Molly Peterson Environment Correspondent
Molly Peterson is an award-winning environment correspondent at Southern California Public Radio.
Molly has reported, edited, directed programs, and produced stories for NPR and NPR shows including "Day to Day" and KQED's "California Report." She was a contributing producer for Nick Spitzer's weekly music program, "American Routes," and reported for "Living on Earth" in the Gulf of Mexico after Hurricanes Katrina & Rita. Prior to joining KPCC, she produced a nationally-distributed radio documentary about New Orleans called "Finding Solid Ground."
A former LA Press Club radio journalist of the year, Molly reported on the faulty pumps installed at New Orleans canals after Hurricane Katrina. That project was a finalist for an Investigative Reporters and Editors award.
Molly worked for NPR American legal affairs correspondent Nina Totenberg during the Clinton Impeachment.
She studied international politics at Georgetown University's School of Foreign Service, and graduated from UC Hastings College of the Law. She is an inactive member of the State Bar of California.
Molly was lucky enough to grow up climbing northern California trees and fishing eastern Sierra waters.
Stories by Molly Peterson
Julia Roberts may have put the story of Hinckley and hexavalent chromium on the map, but the chemical's doing its own work to stay there. The Environmental Working Group found chromium 6 in 89 percent of water samples they commissioned across the country.
The NRDC says the Department of Public Health should have set a chromium 6 limit 8 years ago. “We think that the timeline estimated by the department is much too slow.”
Brown’s site points out most scientists agree that climate change is warming the Earth. Coincidentally, it's released days after the GOP added a VP to the ticket who has promoted denialist arguments.
It may not be hot enough to fry an egg on the sidewalk in Northridge, but the sweltering heat is frying my brain in Pasadena. I suspect it will be a little more chill up at Outside Lands in San Francisco this weekend.
Every new charger on the electric highway is welcome news to EV owners, but the stakes for companies like ECOtality are reflected in marketplace and courtroom fights.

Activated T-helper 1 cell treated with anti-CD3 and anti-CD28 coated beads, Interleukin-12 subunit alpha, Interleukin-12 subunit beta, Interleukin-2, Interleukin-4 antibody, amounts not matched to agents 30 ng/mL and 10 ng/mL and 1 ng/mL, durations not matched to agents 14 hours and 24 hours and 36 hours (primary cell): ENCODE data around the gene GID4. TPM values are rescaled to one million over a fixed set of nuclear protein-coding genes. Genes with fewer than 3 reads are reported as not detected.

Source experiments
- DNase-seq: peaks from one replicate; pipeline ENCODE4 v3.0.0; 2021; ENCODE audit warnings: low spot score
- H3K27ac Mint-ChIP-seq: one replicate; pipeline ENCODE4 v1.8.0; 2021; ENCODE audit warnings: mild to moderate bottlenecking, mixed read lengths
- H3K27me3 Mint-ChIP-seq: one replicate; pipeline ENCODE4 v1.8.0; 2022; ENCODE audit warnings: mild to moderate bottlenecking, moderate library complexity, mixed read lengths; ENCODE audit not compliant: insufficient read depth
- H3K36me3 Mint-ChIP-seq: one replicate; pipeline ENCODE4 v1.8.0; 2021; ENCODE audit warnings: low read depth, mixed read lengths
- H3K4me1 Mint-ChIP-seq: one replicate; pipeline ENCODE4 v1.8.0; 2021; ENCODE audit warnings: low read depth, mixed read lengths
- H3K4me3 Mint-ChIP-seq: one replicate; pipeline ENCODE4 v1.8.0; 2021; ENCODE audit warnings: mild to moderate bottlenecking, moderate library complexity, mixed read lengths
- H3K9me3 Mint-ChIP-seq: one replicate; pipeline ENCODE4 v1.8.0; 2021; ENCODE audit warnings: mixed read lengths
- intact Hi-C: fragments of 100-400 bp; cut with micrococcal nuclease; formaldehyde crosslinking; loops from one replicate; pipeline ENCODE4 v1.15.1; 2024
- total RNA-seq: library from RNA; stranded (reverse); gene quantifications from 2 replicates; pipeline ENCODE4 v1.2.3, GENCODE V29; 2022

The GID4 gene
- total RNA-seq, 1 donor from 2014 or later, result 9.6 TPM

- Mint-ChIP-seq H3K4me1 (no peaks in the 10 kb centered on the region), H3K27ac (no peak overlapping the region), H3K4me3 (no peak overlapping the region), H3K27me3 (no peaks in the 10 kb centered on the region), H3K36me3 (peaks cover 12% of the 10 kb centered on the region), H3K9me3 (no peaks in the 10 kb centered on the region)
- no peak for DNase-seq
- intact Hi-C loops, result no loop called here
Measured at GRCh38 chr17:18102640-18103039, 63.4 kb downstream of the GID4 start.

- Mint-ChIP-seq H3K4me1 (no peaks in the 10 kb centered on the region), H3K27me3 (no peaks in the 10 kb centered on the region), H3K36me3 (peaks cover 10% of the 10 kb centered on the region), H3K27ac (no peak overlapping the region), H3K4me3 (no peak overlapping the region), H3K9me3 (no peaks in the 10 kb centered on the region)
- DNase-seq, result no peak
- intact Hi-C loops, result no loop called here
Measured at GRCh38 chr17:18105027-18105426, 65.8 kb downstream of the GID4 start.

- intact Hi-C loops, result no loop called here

California's Independent System Operator has declared a FlexAlert. This weekend, the state's grid managers want people to flip their switches to off.
Today’s wetlands aren’t very wet. The flat center of the land is patched with salt pan and invasive plants. The only ocean water feeding Ballona now travels a narrow channel, called the Fiji Ditch.
You’d think it would be pretty clear which part of our government was supposed to watch out for the possibility of disaster or accident, like the fire that burst from Chevron’s Richmond facility.
[UPDATED, 11:59 AM: Seems like I may have confused NDAA and NOAA. The National Defense Authorization Act signed by President Obama earlier this year; a court case, legal scholars, and activists all raise concerns that the law could further enable indefinite detention.
The operators of the state’s power grid they’re ready to keep air conditioners humming during today’s high temperatures.
Federal efforts to update chemical policy stall, but California's Green Chemistry Initiative rises again
Sometimes California's so far ahead, it can get credit for being on the vanguard of an environmental issue even when its initiatives are more stop-start than go. Forbes gives California credit for "blazing a trail" on chemical reform as the federal efforts to revive the Toxic Substances Control Act struggle.
As California gets closer to the time when its cap-and-trade market goes live, its voters are increasingly divided over AB 32, the landmark greenhouse gas reduction law that made that market possible.
Fielding says climate change matters to local public health agencies because they're tasked with adaptation to its impacts, and communities expect them to show leadership on this issue.
A small Orange County water authority has approved plans to purchase water from the Cadiz company, under a divisive plan that would harvest water from aquifers in the Mojave Desert.
Still talking about Navajo Generating Station. Last week I was connecting issues around air quality to LA. Then on Friday I got an email from George Hardeen, who is a communications consultant for the Navajo Generating Station, and a longtime resident of the Navajo Nation.